Monday, July 3, 2017

My editor made me do it (#editing #dirtystory #genre)

The Antidote cover

By Lisabet Sarai

I write erotica and erotic romance, in a wide range of sub-genres. The degree to which a particular story is “dirty” (i.e. sexually graphic or explicit) depends mostly on the genre and my intentions. Some of my stories (for instance, The Last Amanuensis) barely include any sex at all. That doesn’t mean they’re lacking in eroticism. It’s just that in some cases, it’s not necessary to push the sexual envelope in order to make my point.

Then there are tales like The Antidote in which the sex acts are the point. That story, about a future society where the government artificially suppresses people’s libido in the name of social order, includes (in less than 5K) exhibitionism, voyeurism, spanking, fellatio, cunnilingus, anal sex, rough fucking, group sex, lesbian sex... Well, you get the picture I think. So there’s a lot of sex, but not too much. I like to think there’s exactly the right amount for this particular tale.

Hence, overall, I don’t really have stories that I think should have been “dirtier”. The one possible exception is my BDSM ménage erotic romance The Ingredients of Bliss. I wrote that book to fit a call from my publisher, but the editing of the manuscript was a nightmare. I think I did more revisions to that novel than to all my other novels put together.

The main problem was that I kept straying away from the romance formula. I had my main character, Emily, and her two lovers, Etienne and Harry. Unfortunately, I found that Emily was also attracted to other characters, including the kick-ass policewoman Toni. She even got turned on by one of the villains. In romance-world, this is definitely a no-no. Though shalt not allow the main characters to have sex—or even think about sex—outside of the primary relationship.

So I really fought with my editor on this one. Or maybe I should say, I fought with myself at the editor’s instruction. The resulting book feels, to me, a bit strained and stiff. Certainly, it’s not one of my most popular, even though it has a dynamite plot and some amazing sex scenes, as well as some rare bits of humor.

I was thinking I’d post two excerpts here to make my point, one before editing and one after. However, I discovered that I deleted all the intermediate versions of the manuscript (all ten of them!) to recover some disk space. So you’ll just have to believe me when I tell you that this book should have been dirtier.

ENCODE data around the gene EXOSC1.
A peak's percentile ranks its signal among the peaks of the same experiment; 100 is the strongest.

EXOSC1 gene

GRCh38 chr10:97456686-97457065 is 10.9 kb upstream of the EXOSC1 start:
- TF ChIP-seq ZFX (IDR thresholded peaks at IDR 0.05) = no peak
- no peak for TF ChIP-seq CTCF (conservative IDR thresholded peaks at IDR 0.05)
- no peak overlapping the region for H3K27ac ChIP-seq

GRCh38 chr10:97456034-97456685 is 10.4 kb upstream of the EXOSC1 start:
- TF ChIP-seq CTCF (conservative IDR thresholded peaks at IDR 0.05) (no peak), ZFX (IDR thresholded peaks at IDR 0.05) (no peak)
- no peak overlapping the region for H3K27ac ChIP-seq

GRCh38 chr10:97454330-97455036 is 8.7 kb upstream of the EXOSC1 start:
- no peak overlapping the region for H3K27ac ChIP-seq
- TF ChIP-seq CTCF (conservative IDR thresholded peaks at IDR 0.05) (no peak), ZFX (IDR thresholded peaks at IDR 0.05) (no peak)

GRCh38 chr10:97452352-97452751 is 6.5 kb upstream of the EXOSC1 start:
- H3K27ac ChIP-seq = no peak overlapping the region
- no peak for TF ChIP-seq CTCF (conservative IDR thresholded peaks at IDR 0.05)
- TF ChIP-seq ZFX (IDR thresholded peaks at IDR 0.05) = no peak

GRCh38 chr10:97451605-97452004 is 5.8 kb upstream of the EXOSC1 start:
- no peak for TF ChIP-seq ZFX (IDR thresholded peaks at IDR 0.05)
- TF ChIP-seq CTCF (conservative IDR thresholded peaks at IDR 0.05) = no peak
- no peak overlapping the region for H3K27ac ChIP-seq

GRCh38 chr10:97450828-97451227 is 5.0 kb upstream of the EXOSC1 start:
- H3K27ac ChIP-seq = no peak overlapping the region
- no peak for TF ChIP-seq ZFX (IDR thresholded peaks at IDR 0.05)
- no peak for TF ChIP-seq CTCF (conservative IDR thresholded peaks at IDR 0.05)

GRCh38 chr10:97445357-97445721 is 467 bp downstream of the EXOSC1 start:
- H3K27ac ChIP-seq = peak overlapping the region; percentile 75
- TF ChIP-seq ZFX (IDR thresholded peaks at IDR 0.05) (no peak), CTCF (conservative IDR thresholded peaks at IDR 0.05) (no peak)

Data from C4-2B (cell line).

And probably should have been self-published.

By the way, if you want to sample one of my dirtier stories, The Antidote is currently 50% off--only 99 cents--as part of Smashwords Summer Sale!


6 comments:

  1. I've always thought that in erotica, the story/plot has to ride on the sex, while Romance focuses on a relationship between two people who are destined for each other, heat less a factor. Erotic Romance is the same deal as Romance, just a hotter degree of sex between the principal characters.

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    1. Different people do it differently, but I guess I'd agree with this distinction overall.

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    2. I agree also, Daddy X. I think I've talked before about how I was surprised when I started to realize how erotic romance, despite being explicit, can deal in sex-shaming and slut-shaming tropes in a way that feels depressingly mainstream to me. (I'm not saying all erotic romance is like that, but I do think it's imported some common mainstream values that I wish it had left behind.)

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  2. Sometimes I'm surprised that I get away with choosing stories for erotica anthologies that don't have much of the kind of sex that most folks would see as "dirty." i don't think any reviewer has said there wasn't enough sex, although reviews have become so scarce that I can't draw much of a conclusion from that. I was about to go into my own criteria for erotica stories, but maybe I'd better save that so I'll have something to write on my own post next Monday.

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    1. Looking forward to your post, Sacchi.

      Last month for the ERWA blog I wrote about my top ten erotic stories. Several of them have no actual sex acts in them.

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  3. That line about how the book should have been self published seems very true to me, Lisabet!

    I have had a few experiences of working with an editor who seemed not to have liked my original vision, to the point that they kept asking for radical, complicated, difficult changes. My end feeling in those cases has always been that I wished they'd been more honest and just said they didn't like the book, so I could either find someone who did or handle it myself. There's a difference between heavy edits to help an author realize a vision and heavy edits that attempt to force an author to shift their vision. I appreciate the first type, and I deplore the second.

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